“The greatest danger in times of turbulence is not the turbulence; it is to act with yesterday’s logic.”
As a health care leader, you’ve known for a long time that decisions about the health of local populations need to be made at a local level. You also know how critical it is for local health service providers to work together to create a seamless experience for patients. You’ve been working toward this, advocating for it, for years, decades even. As our political climate swings between the polarities of left and right you’ve been adapting, changing, flexing as best you can in the organizations you lead, trying to deliver on this mandate. But this latest swing is something different. It’s not just a swing back to centralized authority, although on the surface it might look like that. It’s a move that attempts to centralize administration even as it de-centralizes leadership and accountability.
Saving on administrative costs while distributing decision making and accountability is a profound integration of approaches and one that will require new thinking, new skills and new structures to implement successfully.
At Instincts at Work we’ve been evolving leadership thinking to realize the performance gains in this approach for years and the teams we have worked with are showing their readiness for such new approaches.
But based on conversations we’ve been having recently, it’s clear that we need to pay close attention to ensure we don’t “act with yesterday’s logic.”
Two traps we are prone to are:
We lay them out here in the hopes that you’ll be able to recognize them when and if you encounter them. Please note that this is a fictional scenario comprised of typical reactions that we have witnessed from working with dozens of attempted collaborations over the past decade.
This kind of scenario is very typical as individuals work through the complexity of uncertain peer motivations and develop an understanding of what it means to work together to negotiate the wants and needs of multiple, equally important, stakeholders.
Underlying these traps are a set of unconscious assumptions. If we aren’t deliberate about examining them and the impact of blindly acting on them, we risk undermining trust as we engage in more broad collaboration:
If one organization is viewed as having more skills and resources compared to another one organization usually has the sense of an imbalance of power. This can lead to the assumptions that power is being abused. Members who feel less status relative to other team members will often interpret (accurately or not) that the higher status member is taking advantage of the situation to protect their own power base. Such a perceived power asymmetry leads to the perception of a power grab. Leaders from high status organizations are often bewildered by this response from others as they see themselves as shouldering the burden of the performance and accountability.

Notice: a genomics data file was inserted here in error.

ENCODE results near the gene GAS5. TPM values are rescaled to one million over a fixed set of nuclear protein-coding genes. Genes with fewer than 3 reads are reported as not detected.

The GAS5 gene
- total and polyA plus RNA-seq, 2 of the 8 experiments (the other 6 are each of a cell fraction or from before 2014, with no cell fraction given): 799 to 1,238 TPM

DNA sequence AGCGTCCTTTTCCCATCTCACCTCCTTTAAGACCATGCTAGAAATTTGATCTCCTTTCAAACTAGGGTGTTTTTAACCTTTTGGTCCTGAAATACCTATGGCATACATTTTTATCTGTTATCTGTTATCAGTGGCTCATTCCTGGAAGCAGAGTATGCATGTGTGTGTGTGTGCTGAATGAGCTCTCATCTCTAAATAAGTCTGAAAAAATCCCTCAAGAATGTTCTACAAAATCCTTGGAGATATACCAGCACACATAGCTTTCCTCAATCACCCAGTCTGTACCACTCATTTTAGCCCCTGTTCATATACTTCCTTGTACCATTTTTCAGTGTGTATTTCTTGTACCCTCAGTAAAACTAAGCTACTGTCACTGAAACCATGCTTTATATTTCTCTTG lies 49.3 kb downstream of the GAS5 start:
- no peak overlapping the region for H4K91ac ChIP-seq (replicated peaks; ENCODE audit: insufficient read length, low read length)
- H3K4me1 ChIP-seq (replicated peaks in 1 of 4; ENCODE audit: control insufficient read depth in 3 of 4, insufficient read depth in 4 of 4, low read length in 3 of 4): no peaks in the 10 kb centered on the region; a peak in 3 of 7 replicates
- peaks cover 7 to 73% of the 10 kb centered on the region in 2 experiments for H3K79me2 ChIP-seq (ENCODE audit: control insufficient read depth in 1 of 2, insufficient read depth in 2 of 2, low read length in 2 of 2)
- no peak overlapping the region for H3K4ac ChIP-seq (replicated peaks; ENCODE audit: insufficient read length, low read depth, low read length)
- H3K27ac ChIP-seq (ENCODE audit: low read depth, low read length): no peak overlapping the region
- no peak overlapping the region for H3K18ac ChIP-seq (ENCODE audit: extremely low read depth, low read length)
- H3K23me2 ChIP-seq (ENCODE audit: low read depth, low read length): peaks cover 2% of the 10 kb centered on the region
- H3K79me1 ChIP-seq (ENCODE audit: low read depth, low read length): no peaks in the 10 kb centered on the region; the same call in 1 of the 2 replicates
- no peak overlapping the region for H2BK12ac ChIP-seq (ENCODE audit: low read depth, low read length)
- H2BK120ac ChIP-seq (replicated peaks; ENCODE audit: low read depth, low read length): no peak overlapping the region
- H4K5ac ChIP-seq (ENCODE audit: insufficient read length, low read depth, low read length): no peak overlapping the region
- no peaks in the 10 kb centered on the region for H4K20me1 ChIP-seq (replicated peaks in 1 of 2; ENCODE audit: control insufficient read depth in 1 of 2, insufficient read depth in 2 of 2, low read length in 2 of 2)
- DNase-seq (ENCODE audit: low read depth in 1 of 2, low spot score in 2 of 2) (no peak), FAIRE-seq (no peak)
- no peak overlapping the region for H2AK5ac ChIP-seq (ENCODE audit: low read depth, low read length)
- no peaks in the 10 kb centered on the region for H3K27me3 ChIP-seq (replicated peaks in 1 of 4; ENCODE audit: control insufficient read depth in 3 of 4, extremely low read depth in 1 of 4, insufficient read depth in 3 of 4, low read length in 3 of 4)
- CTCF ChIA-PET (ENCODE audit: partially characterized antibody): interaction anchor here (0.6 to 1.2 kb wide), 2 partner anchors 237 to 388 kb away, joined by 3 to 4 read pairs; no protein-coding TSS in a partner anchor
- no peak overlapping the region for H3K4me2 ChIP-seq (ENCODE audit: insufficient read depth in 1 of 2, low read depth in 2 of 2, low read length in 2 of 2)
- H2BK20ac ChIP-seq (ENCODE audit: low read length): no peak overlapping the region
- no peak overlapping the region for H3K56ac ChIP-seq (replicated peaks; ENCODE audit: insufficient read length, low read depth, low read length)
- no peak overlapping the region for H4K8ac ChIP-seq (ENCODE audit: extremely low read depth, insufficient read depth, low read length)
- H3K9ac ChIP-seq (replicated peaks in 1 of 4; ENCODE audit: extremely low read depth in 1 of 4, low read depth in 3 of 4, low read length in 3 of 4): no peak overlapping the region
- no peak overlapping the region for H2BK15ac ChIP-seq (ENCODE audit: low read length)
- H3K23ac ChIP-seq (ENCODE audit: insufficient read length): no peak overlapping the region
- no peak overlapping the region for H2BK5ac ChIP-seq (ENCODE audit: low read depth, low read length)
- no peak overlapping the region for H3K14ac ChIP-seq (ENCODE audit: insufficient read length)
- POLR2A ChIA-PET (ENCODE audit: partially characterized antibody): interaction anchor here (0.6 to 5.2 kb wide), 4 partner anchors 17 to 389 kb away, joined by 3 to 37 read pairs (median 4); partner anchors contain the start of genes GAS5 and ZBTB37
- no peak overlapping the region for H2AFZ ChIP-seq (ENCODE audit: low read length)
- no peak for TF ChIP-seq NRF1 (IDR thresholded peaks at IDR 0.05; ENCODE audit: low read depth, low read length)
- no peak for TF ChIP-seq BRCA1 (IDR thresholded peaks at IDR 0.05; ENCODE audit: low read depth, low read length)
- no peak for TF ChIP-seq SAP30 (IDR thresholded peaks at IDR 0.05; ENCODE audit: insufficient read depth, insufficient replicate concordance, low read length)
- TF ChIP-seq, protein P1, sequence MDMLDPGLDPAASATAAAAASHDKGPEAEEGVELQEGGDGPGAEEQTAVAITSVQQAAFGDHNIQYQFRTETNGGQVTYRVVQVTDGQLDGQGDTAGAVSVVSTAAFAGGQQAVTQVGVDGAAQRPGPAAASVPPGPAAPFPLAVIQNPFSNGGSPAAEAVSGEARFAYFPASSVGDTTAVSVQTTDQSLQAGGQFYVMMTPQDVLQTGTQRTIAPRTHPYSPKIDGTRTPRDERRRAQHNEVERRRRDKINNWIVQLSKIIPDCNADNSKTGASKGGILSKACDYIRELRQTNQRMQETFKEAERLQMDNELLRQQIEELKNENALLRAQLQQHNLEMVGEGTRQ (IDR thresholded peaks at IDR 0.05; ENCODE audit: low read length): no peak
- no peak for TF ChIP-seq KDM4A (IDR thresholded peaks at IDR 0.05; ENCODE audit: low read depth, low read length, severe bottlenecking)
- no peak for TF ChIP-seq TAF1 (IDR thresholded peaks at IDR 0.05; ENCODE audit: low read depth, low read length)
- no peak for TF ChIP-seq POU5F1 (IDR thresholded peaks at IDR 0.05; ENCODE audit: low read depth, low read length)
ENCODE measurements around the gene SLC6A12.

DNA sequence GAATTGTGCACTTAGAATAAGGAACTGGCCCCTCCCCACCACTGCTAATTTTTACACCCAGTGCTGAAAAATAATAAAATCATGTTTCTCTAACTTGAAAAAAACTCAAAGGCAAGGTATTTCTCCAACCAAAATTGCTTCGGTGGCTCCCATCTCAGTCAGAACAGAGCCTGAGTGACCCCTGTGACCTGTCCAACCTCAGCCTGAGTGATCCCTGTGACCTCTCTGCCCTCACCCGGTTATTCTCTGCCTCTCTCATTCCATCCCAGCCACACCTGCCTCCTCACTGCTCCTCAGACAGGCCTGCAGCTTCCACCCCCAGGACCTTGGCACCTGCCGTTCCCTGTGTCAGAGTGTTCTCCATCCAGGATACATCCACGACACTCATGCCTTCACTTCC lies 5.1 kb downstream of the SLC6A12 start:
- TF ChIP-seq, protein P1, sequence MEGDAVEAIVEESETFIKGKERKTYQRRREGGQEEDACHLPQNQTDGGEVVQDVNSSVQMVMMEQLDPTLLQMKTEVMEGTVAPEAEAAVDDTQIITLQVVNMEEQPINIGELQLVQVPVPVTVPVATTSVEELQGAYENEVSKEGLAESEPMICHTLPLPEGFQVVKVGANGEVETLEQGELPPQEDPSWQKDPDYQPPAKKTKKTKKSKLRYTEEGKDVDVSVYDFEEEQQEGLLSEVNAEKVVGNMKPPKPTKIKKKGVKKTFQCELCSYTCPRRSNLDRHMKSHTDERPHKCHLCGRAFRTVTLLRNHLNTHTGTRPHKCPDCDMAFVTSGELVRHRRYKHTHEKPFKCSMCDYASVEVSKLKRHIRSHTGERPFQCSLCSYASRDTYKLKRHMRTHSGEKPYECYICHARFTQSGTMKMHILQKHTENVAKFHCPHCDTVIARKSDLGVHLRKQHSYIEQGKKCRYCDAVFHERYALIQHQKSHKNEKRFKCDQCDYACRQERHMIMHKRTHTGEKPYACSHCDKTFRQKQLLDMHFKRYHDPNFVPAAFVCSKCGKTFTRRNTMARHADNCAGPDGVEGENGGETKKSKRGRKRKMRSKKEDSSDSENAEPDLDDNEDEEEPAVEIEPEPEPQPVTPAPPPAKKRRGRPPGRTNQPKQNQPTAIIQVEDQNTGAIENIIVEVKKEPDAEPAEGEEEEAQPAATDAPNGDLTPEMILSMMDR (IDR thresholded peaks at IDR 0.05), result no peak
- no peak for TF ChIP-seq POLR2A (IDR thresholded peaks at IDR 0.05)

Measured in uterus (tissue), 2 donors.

- It is helpful in these circumstances for members to be aware of and able to name subconscious status threats. Then we can shift the potential conclusions that we make about each other as we try to equalize perceived power imbalances.
- Going slow, asking members for permission, acknowledging the value in the diverse skills, resources and contributions of all members can help to mitigate the threats that often undermine our best efforts at building the trust needed for collaborative relationships to grow.
Generally, leaders who are invited into partnerships and collaborative working relationships with other leaders have been successful at achieving results in their individual organizations. These leaders have often developed an identity and find a source of pride (and status) in being a leader who achieves results.
Note what happens when this leader steps into an arena with other leaders who experience varying levels of power asymmetry as described above, as well as varying amounts of goal directedness: Many healthcare organizations have a core value of making sure everyone in the organization feels listened to, and included which can run exactly contrary to our results oriented leader’s need for task completion and goal achievement. This tension between results and relationships is one that will need to be continually managed as we work together in OHTs.
The felt need of the hospital leader in the scenario above is to get the job quickly and cost effectively done which of course is central to the group’s success. Unfortunately, it can also create a threat response since the need to achieve often feels contrary to the values of group inclusivity mentioned above. Without strong coaching and facilitation skills and strong emotional sensing this dynamic inevitably results in ‘back room politics’ or worse, the forming of splinter groups for the sake of expediency as individuals seek to negotiate values that are in apparent conflict. In such cases, trust is quickly eroded.
- To avoid failing in these predictable ways as we attempt to build governance structures to enable OHTs, we must learn new peer-based skills for creating accountability and resolving problems sourced in power imbalances, different priorities and values and trust. Increasing the level of difficulty, we need to do all this in non-hierarchical partnerships between peers which means we can’t resort to traditional authority structures to break stalemates and make decisions.
The skills we need to master are:
Please join us on Sept 18th 12-1pm 2019 for a webinar exploring more tailored strategies and addressing more challenges of Navigating Turbulence in an OHT Climate.
Bring your questions and dilemmas. Let’s get together to create something better!